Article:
GIA to Stage 'Centuries of Opulence: Jewels of India' ExhibitionSeptember 25, 17
(IDEX Online) – Intricately designed 17th to 20th-century jewelry and ornate objects from India debuts on Oct. 13 at GIA’s headquarters in Carlsbad, California.
“Centuries of Opulence: Jewels of India,” will be on display through to March 2018, showcasing 300 years of items with 50 lavish historical jewelry pieces and objects, including several from the Mughal Empire (1526–1857).
Terri Ottaway, curator of the GIA museum, said. “The wealth of gems in each piece gives us a tantalizing look at the lavishness of the royal courts of India from centuries past.”
The exhibition "explores the often intricate routes diamonds, rubies, emeralds, sapphires and other gems decorating these pieces took from their sources across the globe. It delves into their religious and cultural symbolism, the wars fought for them and the historical tradition of gemology - the study of gems - in India. The pieces exhibited are on loan from a private collection," the GIA said.
Ottaway continued, “The nobility of India traded diamonds from their famous Golconda region for Colombian emeralds, Burmese rubies and pearls from the Persian Gulf. No mine was too remote to access, no ocean was too wide to cross, in pursuit of the very best gems. For the gems not only conveyed wealth and status, but they were also worn as talismans for the protection and enhancement of life. With so much at stake, you begin to understand why wars were won and lost for these treasures.”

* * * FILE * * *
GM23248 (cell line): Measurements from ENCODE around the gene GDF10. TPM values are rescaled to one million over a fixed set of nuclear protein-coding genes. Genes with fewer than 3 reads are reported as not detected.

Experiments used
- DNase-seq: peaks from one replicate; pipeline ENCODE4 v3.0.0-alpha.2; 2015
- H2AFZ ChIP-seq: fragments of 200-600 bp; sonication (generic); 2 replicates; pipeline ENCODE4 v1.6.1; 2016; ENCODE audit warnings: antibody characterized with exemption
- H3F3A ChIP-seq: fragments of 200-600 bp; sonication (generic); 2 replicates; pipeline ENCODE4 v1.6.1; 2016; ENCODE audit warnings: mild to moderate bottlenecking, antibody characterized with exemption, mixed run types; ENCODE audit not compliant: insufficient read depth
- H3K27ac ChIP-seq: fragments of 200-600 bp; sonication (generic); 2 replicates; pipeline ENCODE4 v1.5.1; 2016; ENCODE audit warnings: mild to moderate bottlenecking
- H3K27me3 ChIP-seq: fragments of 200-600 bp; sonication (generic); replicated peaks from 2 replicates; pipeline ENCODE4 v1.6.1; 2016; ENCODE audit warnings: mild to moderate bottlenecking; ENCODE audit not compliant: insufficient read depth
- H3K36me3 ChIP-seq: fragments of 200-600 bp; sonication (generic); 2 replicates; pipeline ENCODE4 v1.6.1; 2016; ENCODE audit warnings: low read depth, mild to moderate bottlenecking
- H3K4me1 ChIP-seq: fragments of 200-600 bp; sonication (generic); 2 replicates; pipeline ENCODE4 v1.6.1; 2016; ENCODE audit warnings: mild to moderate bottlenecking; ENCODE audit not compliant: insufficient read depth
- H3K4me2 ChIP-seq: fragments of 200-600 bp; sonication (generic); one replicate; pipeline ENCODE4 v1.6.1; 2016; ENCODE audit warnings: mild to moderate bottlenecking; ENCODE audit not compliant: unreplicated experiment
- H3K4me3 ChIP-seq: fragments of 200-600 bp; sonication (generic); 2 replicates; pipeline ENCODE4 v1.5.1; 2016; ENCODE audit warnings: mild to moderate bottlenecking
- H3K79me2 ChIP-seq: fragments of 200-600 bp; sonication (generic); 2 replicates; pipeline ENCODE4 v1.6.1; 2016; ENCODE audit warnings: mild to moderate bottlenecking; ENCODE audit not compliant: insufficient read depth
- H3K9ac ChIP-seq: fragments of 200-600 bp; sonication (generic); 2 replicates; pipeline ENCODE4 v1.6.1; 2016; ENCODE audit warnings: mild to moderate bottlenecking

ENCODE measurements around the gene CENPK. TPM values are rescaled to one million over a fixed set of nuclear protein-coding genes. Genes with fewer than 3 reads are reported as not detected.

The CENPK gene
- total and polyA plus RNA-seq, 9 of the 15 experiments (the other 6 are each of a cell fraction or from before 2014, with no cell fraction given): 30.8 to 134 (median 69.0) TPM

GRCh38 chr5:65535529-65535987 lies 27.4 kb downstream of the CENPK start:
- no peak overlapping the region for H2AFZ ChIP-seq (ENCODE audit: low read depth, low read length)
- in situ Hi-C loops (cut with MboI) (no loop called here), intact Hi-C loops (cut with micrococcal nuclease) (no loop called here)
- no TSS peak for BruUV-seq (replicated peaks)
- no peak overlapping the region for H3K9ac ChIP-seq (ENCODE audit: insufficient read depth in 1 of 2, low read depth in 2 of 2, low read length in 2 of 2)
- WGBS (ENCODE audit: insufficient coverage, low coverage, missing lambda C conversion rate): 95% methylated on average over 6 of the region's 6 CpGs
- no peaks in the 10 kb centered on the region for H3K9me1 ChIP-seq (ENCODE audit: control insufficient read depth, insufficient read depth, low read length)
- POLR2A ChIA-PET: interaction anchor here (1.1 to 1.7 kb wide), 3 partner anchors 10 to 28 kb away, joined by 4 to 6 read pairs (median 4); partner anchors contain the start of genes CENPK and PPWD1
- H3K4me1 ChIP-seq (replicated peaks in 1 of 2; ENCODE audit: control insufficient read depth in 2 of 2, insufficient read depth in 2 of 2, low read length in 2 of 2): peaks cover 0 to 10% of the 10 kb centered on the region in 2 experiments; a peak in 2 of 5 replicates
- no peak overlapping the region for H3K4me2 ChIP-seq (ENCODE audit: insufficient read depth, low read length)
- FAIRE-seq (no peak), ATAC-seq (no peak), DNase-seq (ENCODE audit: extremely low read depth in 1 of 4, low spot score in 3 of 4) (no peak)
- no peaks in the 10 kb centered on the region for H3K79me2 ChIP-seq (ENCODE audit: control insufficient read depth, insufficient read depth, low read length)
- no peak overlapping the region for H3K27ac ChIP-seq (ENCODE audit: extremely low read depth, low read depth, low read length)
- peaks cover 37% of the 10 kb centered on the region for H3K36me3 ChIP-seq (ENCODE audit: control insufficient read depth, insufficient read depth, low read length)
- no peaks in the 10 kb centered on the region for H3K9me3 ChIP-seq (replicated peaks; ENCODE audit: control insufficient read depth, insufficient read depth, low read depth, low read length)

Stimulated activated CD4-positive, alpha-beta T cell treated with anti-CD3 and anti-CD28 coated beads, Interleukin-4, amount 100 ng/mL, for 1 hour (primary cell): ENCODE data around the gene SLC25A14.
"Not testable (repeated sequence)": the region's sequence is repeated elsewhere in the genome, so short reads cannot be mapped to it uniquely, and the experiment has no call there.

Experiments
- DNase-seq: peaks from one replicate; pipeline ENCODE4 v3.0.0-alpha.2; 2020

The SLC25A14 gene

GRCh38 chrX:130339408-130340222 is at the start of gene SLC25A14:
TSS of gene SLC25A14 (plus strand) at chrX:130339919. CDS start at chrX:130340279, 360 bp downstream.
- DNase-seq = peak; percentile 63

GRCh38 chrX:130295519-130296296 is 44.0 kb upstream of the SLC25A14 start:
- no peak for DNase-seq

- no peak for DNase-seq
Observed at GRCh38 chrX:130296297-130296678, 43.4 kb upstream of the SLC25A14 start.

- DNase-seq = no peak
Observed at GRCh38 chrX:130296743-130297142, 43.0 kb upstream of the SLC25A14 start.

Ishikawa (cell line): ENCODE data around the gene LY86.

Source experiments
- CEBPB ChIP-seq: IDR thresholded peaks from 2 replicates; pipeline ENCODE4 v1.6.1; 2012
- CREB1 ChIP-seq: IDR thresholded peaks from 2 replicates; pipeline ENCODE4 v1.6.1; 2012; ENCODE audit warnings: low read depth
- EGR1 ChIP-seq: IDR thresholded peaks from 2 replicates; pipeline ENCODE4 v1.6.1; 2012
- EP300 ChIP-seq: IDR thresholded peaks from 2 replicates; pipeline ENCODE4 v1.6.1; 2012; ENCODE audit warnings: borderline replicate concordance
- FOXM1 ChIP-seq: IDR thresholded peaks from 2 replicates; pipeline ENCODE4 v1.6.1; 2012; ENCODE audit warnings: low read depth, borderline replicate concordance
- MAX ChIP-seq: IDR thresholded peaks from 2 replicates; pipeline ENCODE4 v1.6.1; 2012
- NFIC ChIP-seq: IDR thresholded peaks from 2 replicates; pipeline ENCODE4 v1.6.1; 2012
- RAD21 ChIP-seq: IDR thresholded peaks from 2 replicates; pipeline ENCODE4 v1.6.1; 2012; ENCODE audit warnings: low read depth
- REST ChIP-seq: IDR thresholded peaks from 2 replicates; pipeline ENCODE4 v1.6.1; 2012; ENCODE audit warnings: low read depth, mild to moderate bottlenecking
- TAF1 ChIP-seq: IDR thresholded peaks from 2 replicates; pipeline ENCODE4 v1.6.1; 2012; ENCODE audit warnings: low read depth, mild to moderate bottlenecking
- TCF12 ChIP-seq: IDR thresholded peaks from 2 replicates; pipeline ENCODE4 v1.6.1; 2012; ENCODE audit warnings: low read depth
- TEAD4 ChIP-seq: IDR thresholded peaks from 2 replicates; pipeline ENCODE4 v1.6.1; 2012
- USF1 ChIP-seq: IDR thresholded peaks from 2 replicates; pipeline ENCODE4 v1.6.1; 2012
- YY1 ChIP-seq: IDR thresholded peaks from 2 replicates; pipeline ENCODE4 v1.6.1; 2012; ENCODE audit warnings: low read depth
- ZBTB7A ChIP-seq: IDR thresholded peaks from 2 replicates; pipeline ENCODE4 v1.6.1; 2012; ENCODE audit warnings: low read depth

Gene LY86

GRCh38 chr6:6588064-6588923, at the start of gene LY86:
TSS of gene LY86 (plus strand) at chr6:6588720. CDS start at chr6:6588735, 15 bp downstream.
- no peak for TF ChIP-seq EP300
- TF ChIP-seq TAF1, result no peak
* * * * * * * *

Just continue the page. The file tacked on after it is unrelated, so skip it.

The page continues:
Throughout India’s history, many different gems were used in elaborately designed jewelry. Some served to honor religious figures; other jewels were integral to the marriage contract, as seen in nose rings worn as tribute to happiness in the union. Elaborately designed wedding necklaces depicted snakes or fish as symbols of fertility, and the colors used in enamel - typically on the back of jewelry pieces - functioned as a representation of the forces of life.
ABOVE: A Mughal horn gold pendant features a 125 carat Colombian emerald engraved in Arabic with salutations of peace. Set with diamonds, Burmese rubies, emerald beads and dangling pearls, it was made for a ruler of the Kingdom of Mysore and is from the 18th century.